What these examples can teach us is that if we know who are customers are, what they value and why, we can make more informed pricing decisions that align with who those customers are. If we take a boil the ocean approach, it becomes increasingly difficult to gauge whether the value proposition or any element of value, is resonating with customers and the market. For many entrepreneurs, this noise causes them to turn to price – often through price decreases and discounts – when they did not have to otherwise. 


Target your market more effectively 

While the goal of many companies is to be product of choice for all customers, the reality is only a segment and often sub-segments of customers are going to value your product. More so early on in the life of your company. 

That means, rather than trying to create a general proposition for all customers, it can be more effective to target specific customer segments and in stages. To execute this type of go-to-market strategy, you have to know more than customer demographics and data offered by your competitors. You need know about your customers. 

Knowing your customers means you can not only identify them – demographics – but you understand where and how they derive value. You understand why they making seemingly irrational buying decisions. Why they seem to be willing to pass up offers to save money, save time, be happier if all they have to do is buy your product or use your service. By getting to this level of understanding will help you target your market more effectively and take a lot of the guesswork out of how your company is going to market.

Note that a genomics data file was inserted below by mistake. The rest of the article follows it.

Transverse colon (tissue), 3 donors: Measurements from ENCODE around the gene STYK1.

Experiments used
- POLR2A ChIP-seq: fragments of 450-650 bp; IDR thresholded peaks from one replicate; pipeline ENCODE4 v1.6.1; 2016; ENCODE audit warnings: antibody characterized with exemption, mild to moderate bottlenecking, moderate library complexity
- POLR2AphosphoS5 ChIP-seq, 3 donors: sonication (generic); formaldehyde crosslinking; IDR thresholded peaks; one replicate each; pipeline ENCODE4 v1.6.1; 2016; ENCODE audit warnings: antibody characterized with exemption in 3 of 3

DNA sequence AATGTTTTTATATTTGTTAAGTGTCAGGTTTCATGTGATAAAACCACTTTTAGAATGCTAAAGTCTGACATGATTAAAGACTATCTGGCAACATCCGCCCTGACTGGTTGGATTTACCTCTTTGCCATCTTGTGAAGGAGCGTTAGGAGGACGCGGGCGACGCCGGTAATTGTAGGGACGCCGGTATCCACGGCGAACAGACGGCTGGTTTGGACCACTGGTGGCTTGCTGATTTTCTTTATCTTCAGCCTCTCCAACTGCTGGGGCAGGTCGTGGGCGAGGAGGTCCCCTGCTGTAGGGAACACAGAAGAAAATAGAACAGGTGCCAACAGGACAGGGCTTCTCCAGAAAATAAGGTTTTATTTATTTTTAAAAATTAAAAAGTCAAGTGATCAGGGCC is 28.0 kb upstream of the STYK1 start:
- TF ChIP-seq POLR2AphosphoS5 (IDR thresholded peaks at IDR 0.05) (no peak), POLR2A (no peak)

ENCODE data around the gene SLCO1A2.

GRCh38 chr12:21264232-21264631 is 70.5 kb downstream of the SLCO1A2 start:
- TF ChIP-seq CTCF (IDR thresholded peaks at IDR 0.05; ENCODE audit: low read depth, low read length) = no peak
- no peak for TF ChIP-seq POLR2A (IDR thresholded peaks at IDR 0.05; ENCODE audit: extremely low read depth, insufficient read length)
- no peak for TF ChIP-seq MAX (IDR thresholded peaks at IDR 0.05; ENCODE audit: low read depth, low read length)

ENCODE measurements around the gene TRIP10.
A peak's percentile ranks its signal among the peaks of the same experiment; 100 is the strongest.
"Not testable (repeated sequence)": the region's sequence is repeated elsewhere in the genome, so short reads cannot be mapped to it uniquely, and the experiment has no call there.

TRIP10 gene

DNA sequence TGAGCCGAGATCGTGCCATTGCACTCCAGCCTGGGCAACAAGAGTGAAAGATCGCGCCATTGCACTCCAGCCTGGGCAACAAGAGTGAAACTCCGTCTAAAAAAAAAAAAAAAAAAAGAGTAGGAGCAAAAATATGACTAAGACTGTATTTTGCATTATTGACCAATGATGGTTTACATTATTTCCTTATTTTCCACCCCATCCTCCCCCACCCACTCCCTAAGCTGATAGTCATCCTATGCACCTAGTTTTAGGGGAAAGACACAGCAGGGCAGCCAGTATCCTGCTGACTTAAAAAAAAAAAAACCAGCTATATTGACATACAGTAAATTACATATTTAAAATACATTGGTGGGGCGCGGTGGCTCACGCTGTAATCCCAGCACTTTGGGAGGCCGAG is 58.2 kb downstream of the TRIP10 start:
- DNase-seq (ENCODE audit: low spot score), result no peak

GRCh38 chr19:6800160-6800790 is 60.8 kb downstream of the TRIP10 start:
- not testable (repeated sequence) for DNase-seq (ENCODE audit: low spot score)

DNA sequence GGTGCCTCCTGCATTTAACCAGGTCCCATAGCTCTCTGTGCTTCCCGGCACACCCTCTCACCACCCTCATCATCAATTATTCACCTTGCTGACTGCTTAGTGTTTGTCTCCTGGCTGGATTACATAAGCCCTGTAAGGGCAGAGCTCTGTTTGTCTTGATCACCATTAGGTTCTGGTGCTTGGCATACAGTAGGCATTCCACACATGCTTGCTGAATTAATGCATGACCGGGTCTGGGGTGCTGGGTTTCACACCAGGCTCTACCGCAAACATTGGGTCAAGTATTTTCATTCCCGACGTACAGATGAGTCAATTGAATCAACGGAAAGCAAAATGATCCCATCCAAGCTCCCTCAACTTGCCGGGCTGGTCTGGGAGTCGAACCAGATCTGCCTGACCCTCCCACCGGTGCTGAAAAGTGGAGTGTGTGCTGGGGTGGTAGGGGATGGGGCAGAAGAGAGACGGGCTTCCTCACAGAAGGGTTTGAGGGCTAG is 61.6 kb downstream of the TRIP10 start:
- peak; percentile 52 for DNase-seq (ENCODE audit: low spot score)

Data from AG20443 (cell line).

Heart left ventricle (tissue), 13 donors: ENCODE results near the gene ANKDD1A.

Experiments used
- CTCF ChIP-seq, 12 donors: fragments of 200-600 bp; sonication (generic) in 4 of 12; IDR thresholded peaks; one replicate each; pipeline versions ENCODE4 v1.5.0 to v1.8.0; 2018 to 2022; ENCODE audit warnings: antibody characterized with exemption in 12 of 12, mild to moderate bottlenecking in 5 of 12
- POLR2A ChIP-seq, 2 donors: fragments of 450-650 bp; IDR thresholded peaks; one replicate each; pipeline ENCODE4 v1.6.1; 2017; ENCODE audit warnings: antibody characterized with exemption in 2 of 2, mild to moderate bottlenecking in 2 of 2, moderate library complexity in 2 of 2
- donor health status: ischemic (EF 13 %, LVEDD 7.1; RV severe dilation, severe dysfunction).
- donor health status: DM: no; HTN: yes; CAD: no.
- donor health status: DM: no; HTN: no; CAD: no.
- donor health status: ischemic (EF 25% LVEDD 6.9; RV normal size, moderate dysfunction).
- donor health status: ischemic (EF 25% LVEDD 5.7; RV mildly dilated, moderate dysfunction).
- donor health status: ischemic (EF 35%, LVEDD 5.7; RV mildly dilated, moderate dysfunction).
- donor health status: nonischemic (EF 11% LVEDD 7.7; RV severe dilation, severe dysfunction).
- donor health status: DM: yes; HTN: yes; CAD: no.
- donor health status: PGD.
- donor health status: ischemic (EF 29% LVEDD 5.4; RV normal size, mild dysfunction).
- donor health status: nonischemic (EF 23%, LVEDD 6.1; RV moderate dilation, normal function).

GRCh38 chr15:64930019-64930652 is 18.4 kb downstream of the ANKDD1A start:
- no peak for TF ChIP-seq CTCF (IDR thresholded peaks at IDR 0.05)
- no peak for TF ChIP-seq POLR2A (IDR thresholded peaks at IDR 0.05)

Improve customer engagement

We hear it all the time from companies with a loyal, if not die-hard followings, “Our users/customers get it.” This is not by chance.

Companies who know their customers can create channels to better engage with them. This can range from marketing communication to customer service. It is far more difficult if the base you are trying to service is identified as just ‘customer’. Customers expect more from companies they buy from, and with more personalized services and messaging, knowing your customer is even more important. 

There is also a more passive benefit improving customer engagement. The more you can better engage with your customers, the more you can learn ways to improve your product, your service, future opportunities is different markets.  Just like our customers who take cues from reliable sources they trust, the same can be true of the signals your market is sending to your company. The first line should be from customers you know and trust. 


Final thoughts

We often overestimate our understanding of our customers and this makes decisions across pricing, go-to-market and customer engagement sub-optimal. Many times we take cues from our competitors and conclude equivalence. Other times we make generalizations or assumptions about a group of customers and make conclusion from that.

Too often both loses out of the important fact is you need to take ownership of your customers which starts by knowing who they are and what makes them tick. By doing the work to research our customers, which includes actually talking with them, we can close the gap in the vital business decisions that need to be made each day. 

This is not easy, but the time and money saved and the new opportunities create will help this an investment worth making.